The other reason why I am searching for clarity and answers to these issues is because I am sure that if such neglect and lack of transparency and accountability is allowed to continue, then the poor and voiceless will always continue to be the victims of such injustices.
Let me first give you an insight to the first issue. We had a relative, a breadwinner who took great care of more than eight people, excluding seven minors. Unfortunately, she died at the end of August 2010, at the age of 50 years, after working as a labourer (laundry woman) at a government state hospital since 1990.
The concern is that the Government Institute of Pension Funds (GIPF), deposited a mere of N$11 000 into the bank accounts of each of the late womanís five childrenís bank accounts. Mathematically it would mean that her total pension savings payout after 20 years of service, was a mere N$55 000, after tax deductions. In simple calculations this would mean that she saved N$2750 annually.
We are left with the following questions:
1) Why did it take the GIPF a full year and 11 months to release such a small amount?
2) Why was the money transferred in that manner, while there was an executor to the deceasedís estate?
3) We were also and always of the opinion that some paper work needed to be completed before or upon final payouts made by the GIPF. We are furthermore wondering, just how much her pension savings would have been, had she lived till 60 years?
4) And, for how much longer could/would she have sustained herself with whatever little she would have received as a pension payout, with the ever rising costs of living?
I have the following suggestions. I would still like to see the GIPF calling in at least the executor(s) or the pension holder (In case the person is still alive), every time there is a payout to be made to anyone, so that they can and/must or should display all (financial) records/documentation and explain how the amounts were worked out? How much was taxed? How much was paid to settle pending debts, etc?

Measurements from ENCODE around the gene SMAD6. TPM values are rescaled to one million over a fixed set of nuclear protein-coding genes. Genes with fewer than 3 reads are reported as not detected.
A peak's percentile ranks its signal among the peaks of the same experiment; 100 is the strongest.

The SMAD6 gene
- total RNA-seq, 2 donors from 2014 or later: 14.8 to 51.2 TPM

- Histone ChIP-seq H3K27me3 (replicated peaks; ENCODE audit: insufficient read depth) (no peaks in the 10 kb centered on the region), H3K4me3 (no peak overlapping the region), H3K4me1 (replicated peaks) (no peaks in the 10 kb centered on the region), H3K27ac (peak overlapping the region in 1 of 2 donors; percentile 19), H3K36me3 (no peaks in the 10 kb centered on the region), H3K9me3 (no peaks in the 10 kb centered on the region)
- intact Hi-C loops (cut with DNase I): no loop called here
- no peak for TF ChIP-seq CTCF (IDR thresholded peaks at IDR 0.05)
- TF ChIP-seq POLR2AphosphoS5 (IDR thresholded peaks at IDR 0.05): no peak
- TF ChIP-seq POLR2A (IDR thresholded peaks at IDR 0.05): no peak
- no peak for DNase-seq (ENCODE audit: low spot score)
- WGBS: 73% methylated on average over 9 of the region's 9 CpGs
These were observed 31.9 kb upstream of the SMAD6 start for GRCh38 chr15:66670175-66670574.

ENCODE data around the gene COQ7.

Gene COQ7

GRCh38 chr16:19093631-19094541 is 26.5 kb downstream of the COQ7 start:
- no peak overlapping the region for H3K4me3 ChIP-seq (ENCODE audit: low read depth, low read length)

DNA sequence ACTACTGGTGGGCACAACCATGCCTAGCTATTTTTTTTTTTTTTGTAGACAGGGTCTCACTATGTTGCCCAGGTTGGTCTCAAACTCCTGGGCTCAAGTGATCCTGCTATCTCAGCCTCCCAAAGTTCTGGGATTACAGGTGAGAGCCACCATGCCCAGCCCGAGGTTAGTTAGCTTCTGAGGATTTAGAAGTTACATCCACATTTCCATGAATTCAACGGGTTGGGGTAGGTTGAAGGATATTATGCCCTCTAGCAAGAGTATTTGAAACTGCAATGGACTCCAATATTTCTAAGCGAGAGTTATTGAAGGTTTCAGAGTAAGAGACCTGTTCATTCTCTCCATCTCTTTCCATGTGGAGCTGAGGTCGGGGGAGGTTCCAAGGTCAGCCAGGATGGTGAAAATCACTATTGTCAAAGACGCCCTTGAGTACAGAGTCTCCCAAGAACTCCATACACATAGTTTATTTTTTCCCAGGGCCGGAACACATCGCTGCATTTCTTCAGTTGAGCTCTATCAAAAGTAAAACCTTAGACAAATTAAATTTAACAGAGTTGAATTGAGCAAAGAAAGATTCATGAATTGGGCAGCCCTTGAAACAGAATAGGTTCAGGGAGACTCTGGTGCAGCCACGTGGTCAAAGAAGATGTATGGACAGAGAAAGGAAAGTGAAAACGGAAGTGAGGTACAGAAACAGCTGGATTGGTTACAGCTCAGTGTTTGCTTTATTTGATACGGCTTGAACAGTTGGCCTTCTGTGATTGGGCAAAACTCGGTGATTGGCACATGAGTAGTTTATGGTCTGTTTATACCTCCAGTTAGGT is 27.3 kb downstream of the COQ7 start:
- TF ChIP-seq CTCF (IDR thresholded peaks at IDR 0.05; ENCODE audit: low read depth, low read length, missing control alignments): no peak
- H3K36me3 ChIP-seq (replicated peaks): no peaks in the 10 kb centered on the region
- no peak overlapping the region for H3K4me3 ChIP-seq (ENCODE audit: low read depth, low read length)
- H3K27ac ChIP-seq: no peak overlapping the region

The beneficiary should always be accompanied by a witness. A knowledgeable human rights representative, an auditor or a lawyer assigned by the Legal Assistance Centre, if need be, would be ideal to be the beneficiariesí witness. The way that the GIPF has handled the aforementioned matter, shows that there is a lack of transparency.
I would like to request the GIPF to call in any or all the beneficiaries whose funds they were entrusted to handle and also give investment and sound financial advice. Because, in some or most cases the beneficiaries, especially those who inherit such money are young and desperate, due to the social, economic and financial challenges that they are already facing, or because they former/current education system may have failed them in one way or the other. The fact that they may be over 21 years of age by the time they receive the funds, does not mean that they are mature enough to smartly handle and invest their monies or estates.
As a social/community activist and a concerned citizen of our beloved Namibia I have also learned of a separate case whereby the GIPF paid a deceased personís pension to someone different from whom the estate was bequeathed or intended. This has had devastating consequences for the legitimate inheritor who lost out.
Both these scenarios have proof, testimonies and hard evidences. Both the situations are the root causes that are contributing to disease, crime, violence and other social evils.
How many more are out there have not been abused or manipulated by this GIPF system in the same way or even worse?
Talk to us GIPF. Give us answers. Be open and transparent.
Abraham Buru N Noabeb